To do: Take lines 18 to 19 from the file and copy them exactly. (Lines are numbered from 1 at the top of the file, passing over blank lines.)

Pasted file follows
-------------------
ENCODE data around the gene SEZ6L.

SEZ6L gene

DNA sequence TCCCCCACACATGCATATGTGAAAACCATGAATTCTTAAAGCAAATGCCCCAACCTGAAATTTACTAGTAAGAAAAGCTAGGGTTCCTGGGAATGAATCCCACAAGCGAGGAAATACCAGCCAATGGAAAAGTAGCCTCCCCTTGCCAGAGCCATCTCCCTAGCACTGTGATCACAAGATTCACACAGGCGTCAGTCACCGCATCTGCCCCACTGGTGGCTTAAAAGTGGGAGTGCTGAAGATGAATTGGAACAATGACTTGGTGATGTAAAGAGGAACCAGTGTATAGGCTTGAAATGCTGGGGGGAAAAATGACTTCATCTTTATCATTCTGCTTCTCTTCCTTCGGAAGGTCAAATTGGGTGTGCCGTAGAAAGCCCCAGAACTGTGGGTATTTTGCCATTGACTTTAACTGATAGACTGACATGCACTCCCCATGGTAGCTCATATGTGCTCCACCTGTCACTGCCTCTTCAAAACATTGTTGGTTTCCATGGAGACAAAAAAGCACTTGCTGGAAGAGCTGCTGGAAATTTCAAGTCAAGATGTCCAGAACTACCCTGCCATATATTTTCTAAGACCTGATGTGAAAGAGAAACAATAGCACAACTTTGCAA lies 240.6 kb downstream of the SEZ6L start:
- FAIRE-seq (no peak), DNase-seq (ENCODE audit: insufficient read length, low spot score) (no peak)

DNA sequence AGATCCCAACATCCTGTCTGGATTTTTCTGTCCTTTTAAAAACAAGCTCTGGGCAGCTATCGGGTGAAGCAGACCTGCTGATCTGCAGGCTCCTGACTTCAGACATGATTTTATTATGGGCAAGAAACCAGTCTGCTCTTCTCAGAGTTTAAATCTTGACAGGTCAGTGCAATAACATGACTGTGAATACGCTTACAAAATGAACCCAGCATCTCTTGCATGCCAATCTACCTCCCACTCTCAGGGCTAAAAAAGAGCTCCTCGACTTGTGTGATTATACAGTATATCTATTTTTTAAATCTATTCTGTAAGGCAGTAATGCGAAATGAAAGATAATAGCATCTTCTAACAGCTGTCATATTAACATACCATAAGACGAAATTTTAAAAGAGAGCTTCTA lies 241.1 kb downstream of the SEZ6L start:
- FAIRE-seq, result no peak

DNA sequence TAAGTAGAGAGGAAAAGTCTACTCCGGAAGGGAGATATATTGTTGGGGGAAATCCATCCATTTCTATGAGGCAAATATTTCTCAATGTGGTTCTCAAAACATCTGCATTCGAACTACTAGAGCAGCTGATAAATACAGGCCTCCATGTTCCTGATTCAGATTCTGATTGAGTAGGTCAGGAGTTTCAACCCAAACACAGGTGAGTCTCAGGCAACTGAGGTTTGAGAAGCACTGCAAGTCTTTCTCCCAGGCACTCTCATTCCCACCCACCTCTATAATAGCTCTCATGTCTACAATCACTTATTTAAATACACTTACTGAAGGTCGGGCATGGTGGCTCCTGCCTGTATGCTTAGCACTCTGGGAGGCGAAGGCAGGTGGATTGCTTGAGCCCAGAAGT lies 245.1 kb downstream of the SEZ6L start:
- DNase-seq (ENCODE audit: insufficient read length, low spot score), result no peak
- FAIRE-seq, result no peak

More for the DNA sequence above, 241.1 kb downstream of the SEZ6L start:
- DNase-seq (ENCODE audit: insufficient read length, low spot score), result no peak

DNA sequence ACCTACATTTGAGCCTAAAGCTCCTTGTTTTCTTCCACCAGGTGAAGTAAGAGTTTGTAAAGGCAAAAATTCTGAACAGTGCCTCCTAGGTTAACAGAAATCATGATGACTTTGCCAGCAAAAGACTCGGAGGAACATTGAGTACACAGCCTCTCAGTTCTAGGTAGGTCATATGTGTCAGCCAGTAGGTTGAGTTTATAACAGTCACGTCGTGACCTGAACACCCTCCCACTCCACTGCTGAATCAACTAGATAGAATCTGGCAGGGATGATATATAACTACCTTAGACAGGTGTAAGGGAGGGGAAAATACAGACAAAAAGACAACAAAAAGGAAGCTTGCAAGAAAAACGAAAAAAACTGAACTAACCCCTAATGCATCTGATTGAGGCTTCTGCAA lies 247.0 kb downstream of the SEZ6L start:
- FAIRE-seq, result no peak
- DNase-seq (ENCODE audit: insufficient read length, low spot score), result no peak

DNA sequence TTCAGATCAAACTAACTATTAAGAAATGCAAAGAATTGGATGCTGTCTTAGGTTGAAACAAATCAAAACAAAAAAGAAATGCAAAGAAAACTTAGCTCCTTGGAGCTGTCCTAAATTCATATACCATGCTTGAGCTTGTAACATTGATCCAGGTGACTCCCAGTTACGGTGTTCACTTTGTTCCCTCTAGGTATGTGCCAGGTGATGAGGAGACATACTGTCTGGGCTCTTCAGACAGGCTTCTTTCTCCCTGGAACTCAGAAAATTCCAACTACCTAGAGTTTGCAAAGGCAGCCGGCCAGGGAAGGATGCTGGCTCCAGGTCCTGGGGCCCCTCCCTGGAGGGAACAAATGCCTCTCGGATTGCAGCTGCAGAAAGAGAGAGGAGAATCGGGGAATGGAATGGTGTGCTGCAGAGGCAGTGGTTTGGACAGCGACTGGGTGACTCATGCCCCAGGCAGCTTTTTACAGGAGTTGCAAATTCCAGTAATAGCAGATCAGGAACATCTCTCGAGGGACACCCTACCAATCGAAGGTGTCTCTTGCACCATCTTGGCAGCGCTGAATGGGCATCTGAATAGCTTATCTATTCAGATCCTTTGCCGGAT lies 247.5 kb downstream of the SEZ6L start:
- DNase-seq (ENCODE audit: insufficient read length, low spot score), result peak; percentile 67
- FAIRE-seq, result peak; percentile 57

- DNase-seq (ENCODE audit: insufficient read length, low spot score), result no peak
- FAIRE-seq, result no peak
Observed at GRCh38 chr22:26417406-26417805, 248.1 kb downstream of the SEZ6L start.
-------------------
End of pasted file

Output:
- DNase-seq (ENCODE audit: insufficient read length, low spot score), result no peak
- FAIRE-seq, result no peak